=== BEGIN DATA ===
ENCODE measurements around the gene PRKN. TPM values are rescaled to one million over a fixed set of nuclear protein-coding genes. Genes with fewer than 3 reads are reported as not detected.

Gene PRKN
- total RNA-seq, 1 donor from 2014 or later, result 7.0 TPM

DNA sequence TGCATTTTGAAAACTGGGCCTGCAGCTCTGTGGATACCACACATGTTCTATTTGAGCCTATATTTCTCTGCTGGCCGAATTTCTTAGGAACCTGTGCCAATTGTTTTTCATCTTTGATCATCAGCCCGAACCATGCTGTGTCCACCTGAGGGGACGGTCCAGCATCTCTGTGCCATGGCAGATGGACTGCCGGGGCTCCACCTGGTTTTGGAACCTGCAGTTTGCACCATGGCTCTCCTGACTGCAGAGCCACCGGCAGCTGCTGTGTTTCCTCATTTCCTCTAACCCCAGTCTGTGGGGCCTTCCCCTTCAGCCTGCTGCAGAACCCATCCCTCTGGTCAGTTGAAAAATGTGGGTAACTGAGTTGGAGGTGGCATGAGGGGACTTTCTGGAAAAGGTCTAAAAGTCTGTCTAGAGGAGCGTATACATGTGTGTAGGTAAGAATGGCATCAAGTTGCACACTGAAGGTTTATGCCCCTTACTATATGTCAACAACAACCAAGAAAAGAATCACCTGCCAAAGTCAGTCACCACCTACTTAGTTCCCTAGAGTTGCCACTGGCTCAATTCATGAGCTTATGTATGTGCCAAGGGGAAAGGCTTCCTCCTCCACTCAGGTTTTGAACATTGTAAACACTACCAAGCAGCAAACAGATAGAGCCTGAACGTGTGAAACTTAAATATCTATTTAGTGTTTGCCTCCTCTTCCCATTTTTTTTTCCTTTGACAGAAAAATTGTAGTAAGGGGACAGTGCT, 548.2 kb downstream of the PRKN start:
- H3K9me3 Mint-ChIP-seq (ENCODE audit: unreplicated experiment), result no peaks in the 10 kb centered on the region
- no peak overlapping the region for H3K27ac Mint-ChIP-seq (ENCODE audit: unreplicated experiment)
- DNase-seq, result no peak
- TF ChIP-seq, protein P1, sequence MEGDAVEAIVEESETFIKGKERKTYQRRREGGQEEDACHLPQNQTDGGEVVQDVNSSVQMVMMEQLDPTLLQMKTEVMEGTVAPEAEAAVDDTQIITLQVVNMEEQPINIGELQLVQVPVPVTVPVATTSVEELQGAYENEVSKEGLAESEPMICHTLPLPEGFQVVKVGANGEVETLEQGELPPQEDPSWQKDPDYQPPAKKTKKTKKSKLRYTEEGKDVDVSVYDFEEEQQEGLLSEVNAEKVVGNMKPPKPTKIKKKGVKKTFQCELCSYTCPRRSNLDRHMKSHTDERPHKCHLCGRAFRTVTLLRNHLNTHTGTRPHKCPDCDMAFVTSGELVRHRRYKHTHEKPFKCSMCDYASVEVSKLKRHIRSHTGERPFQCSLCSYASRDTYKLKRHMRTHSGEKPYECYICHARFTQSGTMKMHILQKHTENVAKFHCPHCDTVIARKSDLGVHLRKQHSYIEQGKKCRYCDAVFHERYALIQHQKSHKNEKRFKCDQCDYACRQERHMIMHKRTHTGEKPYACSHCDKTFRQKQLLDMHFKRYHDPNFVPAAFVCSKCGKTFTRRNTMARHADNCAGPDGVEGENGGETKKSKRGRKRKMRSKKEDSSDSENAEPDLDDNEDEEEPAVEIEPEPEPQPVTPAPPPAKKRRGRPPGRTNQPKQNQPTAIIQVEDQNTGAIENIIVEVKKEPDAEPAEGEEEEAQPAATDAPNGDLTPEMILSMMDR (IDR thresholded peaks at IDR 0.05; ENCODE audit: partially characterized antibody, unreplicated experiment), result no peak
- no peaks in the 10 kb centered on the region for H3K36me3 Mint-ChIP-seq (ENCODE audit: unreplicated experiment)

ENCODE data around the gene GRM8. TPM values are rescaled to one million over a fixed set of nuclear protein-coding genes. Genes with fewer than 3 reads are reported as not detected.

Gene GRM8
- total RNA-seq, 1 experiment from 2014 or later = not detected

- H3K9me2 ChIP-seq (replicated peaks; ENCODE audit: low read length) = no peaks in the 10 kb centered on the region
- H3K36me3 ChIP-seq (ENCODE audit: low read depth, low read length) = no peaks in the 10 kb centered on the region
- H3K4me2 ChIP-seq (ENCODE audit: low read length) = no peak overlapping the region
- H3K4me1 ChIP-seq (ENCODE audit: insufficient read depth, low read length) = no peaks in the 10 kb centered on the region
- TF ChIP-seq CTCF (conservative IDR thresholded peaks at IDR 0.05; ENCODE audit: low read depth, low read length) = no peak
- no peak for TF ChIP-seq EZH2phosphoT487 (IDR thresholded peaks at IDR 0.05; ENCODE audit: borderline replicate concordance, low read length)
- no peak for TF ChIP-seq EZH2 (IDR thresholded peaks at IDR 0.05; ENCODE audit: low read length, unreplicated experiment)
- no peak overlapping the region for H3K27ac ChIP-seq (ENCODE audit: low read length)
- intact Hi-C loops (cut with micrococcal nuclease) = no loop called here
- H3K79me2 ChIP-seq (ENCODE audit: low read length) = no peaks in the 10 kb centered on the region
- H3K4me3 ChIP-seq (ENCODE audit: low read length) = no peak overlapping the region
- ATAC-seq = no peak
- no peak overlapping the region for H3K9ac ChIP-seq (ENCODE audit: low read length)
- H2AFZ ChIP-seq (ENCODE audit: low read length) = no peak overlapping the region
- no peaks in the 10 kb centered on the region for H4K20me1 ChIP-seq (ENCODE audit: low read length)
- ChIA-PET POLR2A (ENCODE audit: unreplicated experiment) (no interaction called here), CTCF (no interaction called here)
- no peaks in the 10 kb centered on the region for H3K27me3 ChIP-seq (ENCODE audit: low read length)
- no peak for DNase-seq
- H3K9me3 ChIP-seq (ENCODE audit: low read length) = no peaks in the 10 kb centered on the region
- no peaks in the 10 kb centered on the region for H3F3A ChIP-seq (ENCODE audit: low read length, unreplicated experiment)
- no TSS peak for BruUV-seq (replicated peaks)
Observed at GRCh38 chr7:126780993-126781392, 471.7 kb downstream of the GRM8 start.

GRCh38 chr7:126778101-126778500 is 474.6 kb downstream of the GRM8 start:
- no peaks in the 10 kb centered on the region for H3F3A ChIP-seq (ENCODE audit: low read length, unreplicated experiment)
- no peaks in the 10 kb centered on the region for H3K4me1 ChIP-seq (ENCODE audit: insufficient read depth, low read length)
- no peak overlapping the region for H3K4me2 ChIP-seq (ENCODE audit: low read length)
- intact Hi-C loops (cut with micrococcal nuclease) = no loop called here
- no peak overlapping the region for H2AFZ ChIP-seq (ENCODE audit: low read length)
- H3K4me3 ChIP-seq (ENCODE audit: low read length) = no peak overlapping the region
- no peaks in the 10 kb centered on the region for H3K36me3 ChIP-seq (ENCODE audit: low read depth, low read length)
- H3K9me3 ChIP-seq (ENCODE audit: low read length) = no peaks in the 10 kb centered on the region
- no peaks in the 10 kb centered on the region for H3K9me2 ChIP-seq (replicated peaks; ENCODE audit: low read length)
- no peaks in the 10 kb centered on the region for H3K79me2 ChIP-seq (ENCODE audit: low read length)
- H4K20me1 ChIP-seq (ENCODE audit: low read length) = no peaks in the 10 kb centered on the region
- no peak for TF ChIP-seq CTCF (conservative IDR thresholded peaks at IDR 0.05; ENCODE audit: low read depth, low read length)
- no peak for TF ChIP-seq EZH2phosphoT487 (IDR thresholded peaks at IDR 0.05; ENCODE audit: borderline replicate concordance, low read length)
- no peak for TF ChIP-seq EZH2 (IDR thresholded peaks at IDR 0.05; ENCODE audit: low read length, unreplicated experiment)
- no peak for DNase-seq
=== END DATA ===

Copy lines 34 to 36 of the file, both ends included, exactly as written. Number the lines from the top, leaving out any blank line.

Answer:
Observed at GRCh38 chr7:126780993-126781392, 471.7 kb downstream of the GRM8 start.

GRCh38 chr7:126778101-126778500 is 474.6 kb downstream of the GRM8 start:
- no peaks in the 10 kb centered on the region for H3F3A ChIP-seq (ENCODE audit: low read length, unreplicated experiment)